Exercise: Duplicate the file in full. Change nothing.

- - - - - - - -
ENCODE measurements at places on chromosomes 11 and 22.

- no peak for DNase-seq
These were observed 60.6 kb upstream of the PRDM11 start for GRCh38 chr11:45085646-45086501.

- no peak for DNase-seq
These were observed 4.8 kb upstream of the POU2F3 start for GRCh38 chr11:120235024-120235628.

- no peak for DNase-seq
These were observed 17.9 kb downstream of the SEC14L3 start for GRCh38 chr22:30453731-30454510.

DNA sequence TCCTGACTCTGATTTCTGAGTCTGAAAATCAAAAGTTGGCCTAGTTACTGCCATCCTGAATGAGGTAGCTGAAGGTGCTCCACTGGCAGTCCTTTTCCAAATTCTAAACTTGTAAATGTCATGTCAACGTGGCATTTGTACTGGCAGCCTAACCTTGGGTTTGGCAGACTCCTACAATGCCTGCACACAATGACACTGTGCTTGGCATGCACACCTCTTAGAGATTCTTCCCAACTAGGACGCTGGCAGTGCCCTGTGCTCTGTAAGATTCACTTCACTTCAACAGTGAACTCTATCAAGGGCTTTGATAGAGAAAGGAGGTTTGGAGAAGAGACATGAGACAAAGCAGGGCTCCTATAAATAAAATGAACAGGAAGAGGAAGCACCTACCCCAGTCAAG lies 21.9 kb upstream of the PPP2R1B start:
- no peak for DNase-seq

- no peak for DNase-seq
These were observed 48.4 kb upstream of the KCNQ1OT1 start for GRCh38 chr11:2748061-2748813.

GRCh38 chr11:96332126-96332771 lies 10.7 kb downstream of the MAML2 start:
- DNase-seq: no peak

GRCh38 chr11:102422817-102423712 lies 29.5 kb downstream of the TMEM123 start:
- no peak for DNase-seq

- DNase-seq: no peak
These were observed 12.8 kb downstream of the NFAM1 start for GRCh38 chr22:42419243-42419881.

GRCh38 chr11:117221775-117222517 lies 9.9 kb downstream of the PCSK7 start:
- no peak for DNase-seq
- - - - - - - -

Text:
ENCODE measurements at places on chromosomes 11 and 22.

- no peak for DNase-seq
These were observed 60.6 kb upstream of the PRDM11 start for GRCh38 chr11:45085646-45086501.

- no peak for DNase-seq
These were observed 4.8 kb upstream of the POU2F3 start for GRCh38 chr11:120235024-120235628.

- no peak for DNase-seq
These were observed 17.9 kb downstream of the SEC14L3 start for GRCh38 chr22:30453731-30454510.

DNA sequence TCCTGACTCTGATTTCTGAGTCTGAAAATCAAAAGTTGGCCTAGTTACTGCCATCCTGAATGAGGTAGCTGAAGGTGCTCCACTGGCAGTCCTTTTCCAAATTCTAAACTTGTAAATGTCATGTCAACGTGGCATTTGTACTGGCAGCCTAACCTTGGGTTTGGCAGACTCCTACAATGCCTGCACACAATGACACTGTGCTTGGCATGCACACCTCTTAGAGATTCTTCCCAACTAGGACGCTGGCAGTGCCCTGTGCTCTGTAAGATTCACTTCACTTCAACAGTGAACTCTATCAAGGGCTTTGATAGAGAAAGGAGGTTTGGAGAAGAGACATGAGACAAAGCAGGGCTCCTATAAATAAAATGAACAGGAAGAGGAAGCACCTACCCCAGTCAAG lies 21.9 kb upstream of the PPP2R1B start:
- no peak for DNase-seq

- no peak for DNase-seq
These were observed 48.4 kb upstream of the KCNQ1OT1 start for GRCh38 chr11:2748061-2748813.

GRCh38 chr11:96332126-96332771 lies 10.7 kb downstream of the MAML2 start:
- DNase-seq: no peak

GRCh38 chr11:102422817-102423712 lies 29.5 kb downstream of the TMEM123 start:
- no peak for DNase-seq

- DNase-seq: no peak
These were observed 12.8 kb downstream of the NFAM1 start for GRCh38 chr22:42419243-42419881.

GRCh38 chr11:117221775-117222517 lies 9.9 kb downstream of the PCSK7 start:
- no peak for DNase-seq